Chase: Hi, I am Chase and I am a freelance copywriter. I have always loved writing and have been obsessed with writing since I can remember. I studied English and Creative writing at university, but preferred the creative writing side. It is quite difficult to get into writing, as I am quite an anxious and shy person, which hinders me to put myself out there however, I am so lucky that I have been given opportunities at Touchstones. I have also done some writing for the Proud Trust charity which has also been so amazing.

Z: You were part of the Liz Collins exhibition Mischief, which took place at Touchstones in 2022. Tell me more about how you found that experience.

C: It was really cool and such a fun experience to be part of the exhibition. Being able to put feedback from the community into the exhibition, as we had a room where we could pick the art or bring in our own, which I did. I like when art becomes a collaborative project – all of Liz’s work was so cool but to have that community space where everyone had their own input was so nice to see, especially in Rochdale with it being so local.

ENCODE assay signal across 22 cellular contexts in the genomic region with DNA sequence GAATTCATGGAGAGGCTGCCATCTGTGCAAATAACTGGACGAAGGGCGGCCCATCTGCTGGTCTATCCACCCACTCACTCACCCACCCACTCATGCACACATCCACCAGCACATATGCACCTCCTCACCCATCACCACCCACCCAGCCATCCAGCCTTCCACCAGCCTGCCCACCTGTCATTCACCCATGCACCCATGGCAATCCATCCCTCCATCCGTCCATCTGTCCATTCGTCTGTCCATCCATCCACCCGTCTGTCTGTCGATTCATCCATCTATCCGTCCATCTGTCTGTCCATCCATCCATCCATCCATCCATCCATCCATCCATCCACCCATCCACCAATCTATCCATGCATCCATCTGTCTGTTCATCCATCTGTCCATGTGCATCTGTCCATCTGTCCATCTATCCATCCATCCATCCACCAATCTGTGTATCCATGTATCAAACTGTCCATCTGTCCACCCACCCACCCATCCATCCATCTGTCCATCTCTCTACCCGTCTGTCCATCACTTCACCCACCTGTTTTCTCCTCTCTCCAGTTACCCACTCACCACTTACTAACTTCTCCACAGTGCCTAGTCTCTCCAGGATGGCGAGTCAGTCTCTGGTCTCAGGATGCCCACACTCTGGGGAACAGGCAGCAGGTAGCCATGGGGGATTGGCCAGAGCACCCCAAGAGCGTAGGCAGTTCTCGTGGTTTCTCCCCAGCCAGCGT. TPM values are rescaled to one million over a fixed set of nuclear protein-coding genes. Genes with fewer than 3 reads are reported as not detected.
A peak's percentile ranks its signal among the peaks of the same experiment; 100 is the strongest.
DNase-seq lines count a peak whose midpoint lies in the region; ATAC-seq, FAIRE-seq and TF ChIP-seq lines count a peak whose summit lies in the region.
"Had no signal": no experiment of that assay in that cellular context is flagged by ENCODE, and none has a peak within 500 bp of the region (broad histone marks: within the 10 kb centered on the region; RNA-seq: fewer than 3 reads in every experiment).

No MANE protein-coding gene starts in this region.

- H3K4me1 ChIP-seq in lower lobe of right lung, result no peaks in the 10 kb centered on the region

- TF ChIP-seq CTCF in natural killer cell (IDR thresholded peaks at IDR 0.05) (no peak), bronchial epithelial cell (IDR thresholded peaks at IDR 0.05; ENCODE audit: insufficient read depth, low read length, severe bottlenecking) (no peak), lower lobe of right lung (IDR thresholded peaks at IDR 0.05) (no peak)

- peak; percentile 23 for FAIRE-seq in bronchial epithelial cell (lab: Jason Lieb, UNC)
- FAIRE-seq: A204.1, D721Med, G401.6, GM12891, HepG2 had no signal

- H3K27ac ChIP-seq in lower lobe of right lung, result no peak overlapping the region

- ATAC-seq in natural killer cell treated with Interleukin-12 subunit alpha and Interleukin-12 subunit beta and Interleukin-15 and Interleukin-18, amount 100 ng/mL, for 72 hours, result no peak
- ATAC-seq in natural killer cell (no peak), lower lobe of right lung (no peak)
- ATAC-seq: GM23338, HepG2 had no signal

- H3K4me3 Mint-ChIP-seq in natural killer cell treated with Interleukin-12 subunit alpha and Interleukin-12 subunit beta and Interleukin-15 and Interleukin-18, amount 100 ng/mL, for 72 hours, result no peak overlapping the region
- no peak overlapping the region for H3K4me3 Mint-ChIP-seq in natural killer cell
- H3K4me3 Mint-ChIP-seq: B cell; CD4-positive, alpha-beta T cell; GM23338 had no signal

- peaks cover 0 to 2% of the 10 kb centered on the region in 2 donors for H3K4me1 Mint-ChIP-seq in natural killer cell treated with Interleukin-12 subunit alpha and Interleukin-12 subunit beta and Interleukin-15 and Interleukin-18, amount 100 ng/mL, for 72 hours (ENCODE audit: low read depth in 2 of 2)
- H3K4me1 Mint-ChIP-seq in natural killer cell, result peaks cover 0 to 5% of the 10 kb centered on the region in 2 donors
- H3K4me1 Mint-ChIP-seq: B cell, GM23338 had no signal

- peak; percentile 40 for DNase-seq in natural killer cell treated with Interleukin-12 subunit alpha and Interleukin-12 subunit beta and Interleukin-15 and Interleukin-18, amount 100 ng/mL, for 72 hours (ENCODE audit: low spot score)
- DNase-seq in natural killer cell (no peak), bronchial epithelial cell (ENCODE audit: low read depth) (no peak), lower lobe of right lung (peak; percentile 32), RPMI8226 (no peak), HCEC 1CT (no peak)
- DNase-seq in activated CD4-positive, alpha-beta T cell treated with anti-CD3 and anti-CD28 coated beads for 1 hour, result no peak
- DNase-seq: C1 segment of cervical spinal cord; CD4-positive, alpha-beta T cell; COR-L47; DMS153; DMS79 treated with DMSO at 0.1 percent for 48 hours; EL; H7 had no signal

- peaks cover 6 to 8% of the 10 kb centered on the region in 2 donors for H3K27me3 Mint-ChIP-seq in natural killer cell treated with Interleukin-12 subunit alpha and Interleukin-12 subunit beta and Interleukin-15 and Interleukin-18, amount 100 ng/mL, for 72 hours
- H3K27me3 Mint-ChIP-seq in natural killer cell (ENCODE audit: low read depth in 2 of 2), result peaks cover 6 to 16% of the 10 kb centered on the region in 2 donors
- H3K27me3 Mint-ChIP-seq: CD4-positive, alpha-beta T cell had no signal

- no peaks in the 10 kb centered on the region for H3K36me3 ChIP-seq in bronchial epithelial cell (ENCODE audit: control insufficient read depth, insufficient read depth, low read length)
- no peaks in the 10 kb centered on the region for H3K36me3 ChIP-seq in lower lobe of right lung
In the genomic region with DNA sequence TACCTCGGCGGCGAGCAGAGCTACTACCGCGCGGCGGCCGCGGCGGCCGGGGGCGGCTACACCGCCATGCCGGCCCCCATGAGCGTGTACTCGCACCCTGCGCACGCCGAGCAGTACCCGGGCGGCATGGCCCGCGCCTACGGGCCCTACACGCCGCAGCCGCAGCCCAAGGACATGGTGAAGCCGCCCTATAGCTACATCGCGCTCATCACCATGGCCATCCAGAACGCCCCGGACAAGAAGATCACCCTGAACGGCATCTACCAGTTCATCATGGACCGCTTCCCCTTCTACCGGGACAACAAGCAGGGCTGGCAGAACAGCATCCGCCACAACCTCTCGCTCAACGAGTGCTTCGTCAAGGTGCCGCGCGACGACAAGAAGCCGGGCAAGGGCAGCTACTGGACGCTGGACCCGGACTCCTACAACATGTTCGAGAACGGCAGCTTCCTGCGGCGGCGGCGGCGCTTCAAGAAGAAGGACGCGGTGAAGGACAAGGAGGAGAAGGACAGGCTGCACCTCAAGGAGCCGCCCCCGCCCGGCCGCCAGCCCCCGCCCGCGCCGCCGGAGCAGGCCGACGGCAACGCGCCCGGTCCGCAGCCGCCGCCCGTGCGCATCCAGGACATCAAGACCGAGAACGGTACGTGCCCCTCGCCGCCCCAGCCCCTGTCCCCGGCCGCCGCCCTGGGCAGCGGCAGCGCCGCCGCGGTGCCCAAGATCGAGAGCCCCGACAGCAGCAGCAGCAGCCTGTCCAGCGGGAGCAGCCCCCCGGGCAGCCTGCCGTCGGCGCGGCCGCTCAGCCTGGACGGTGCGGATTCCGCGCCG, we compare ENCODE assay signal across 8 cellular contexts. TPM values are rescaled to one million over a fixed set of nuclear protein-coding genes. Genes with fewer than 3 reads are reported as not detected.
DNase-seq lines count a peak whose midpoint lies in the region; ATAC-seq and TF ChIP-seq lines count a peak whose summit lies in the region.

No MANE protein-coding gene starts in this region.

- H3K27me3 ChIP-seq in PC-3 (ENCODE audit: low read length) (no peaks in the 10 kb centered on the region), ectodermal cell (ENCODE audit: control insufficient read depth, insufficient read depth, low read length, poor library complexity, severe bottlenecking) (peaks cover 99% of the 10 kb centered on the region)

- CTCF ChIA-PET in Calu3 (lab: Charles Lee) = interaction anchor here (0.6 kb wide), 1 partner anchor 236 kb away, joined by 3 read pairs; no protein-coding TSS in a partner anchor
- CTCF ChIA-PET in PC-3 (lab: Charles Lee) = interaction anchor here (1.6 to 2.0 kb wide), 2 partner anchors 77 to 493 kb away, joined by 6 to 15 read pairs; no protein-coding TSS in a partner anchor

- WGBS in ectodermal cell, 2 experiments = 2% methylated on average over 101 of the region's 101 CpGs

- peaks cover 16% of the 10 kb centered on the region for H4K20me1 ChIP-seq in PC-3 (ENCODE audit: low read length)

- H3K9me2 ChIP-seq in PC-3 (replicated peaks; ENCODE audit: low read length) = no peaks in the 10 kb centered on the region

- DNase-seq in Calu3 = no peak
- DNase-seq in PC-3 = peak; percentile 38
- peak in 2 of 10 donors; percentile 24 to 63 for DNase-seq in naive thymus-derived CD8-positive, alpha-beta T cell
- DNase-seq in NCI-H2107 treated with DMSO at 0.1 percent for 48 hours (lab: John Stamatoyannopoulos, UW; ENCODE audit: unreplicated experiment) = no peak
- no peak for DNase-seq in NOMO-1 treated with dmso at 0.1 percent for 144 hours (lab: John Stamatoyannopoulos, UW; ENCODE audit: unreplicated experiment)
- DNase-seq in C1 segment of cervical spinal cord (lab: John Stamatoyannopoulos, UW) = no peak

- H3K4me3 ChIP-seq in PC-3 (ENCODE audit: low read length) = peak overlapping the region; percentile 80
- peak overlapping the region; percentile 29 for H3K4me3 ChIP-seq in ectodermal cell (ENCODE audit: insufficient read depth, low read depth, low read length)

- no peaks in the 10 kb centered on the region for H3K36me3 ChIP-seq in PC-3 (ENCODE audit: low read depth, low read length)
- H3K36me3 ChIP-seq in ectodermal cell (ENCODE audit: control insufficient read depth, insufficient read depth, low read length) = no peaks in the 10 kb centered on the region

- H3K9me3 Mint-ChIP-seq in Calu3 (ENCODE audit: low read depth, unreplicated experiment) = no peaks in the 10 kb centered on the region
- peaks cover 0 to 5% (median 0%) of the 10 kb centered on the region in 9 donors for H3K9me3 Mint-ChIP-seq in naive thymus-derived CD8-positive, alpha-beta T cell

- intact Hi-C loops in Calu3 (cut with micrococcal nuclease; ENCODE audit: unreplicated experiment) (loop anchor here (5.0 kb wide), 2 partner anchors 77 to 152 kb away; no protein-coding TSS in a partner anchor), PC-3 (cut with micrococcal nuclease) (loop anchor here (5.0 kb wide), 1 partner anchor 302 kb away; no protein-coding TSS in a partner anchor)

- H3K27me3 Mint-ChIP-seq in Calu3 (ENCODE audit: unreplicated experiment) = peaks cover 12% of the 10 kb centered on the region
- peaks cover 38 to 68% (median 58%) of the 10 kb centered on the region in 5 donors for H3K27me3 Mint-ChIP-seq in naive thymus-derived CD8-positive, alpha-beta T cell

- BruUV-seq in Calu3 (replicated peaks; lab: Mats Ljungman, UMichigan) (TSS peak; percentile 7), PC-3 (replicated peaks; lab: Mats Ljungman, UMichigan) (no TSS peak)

Z: Definitely, and opportunities in the community are continuously growing, as seen with the recent Pride in the Park event in Rochdale. You wrote a piece on your visit there this July, what did you make of the event?

C: Lately, a lot of the smaller Prides tend to be more community driven and less about brands and money. Even though those things are important to Pride, Rochdale’s Pride in the Park is continuously figuring out what works and has only gotten better from the first amazing event last year. I love how it leans into ‘this is for everyone’ – it doesn’t feel like it’s purely for young people, or purely for adults, there is a pure sense of inclusivity.

I was part of a pride campaign for the company Schuh and there was a dinner to celebrate the campaign. We were talking about smaller pride events and I mentioned Rochdale is pretty good and they reacted in surprise and said ‘is it really?’ This just shows how people don’t expect Rochdale to hold an event like Pride, but we are and we are getting better at it as the years go on.

Z: I know you have such a passion for writing, but what made you want to write about topics involving the LGBTQ+ community?